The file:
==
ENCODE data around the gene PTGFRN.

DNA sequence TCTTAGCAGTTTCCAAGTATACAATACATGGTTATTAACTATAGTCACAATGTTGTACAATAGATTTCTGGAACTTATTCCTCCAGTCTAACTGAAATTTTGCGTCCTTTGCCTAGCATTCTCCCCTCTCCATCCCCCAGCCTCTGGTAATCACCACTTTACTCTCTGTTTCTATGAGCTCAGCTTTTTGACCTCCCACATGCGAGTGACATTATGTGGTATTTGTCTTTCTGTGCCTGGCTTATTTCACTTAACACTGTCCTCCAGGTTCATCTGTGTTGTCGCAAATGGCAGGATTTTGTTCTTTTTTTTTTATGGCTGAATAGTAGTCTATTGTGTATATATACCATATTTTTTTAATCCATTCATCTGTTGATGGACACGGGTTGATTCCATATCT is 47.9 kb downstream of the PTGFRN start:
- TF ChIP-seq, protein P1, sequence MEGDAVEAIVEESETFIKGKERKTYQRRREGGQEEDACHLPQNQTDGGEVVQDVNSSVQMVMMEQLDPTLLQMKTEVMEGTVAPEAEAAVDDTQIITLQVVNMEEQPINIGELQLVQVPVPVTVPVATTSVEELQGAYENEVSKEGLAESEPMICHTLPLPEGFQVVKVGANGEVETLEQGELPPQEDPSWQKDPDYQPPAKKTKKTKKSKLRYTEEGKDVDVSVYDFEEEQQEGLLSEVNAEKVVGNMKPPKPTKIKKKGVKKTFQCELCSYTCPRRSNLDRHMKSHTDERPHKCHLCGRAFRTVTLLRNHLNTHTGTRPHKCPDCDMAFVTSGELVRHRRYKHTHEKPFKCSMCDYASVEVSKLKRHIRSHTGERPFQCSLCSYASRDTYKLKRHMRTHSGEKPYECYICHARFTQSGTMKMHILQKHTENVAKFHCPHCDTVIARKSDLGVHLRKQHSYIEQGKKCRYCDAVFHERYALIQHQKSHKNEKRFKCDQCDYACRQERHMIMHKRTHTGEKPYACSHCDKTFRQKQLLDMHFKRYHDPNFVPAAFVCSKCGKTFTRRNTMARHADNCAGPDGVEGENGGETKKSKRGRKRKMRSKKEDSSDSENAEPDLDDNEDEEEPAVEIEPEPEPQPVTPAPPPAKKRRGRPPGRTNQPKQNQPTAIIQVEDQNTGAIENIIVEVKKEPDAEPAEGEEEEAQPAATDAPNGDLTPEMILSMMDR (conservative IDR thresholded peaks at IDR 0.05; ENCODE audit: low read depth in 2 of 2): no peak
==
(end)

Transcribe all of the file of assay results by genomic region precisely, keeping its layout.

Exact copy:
ENCODE data around the gene PTGFRN.

DNA sequence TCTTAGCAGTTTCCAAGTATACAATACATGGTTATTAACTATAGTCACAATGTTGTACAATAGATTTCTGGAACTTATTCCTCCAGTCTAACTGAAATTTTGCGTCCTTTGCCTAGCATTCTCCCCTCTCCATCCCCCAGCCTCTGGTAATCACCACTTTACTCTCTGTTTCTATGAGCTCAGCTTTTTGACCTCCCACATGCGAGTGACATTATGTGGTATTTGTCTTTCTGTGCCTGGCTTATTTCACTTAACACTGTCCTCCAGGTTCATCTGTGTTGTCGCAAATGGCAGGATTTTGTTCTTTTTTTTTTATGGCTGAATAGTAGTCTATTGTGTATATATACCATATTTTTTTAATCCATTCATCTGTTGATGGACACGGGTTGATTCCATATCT is 47.9 kb downstream of the PTGFRN start:
- TF ChIP-seq, protein P1, sequence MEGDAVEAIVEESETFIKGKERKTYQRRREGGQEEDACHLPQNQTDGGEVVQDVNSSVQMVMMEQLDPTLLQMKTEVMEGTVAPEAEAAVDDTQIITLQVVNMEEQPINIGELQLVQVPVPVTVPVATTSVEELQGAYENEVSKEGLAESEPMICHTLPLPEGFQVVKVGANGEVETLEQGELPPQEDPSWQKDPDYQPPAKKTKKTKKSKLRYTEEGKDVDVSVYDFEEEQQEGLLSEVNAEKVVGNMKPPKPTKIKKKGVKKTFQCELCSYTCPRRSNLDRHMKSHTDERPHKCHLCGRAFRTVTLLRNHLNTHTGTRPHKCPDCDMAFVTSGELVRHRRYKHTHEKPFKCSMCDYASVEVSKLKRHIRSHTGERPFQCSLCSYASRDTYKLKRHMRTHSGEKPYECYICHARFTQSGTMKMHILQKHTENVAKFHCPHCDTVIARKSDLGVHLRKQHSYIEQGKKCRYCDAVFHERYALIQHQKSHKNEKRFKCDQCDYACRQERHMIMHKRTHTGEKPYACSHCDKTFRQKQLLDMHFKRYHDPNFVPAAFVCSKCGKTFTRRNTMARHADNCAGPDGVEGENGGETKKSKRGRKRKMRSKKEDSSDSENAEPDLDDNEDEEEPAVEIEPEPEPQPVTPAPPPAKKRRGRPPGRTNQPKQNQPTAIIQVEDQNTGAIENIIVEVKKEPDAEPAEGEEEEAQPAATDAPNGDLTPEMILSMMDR (conservative IDR thresholded peaks at IDR 0.05; ENCODE audit: low read depth in 2 of 2): no peak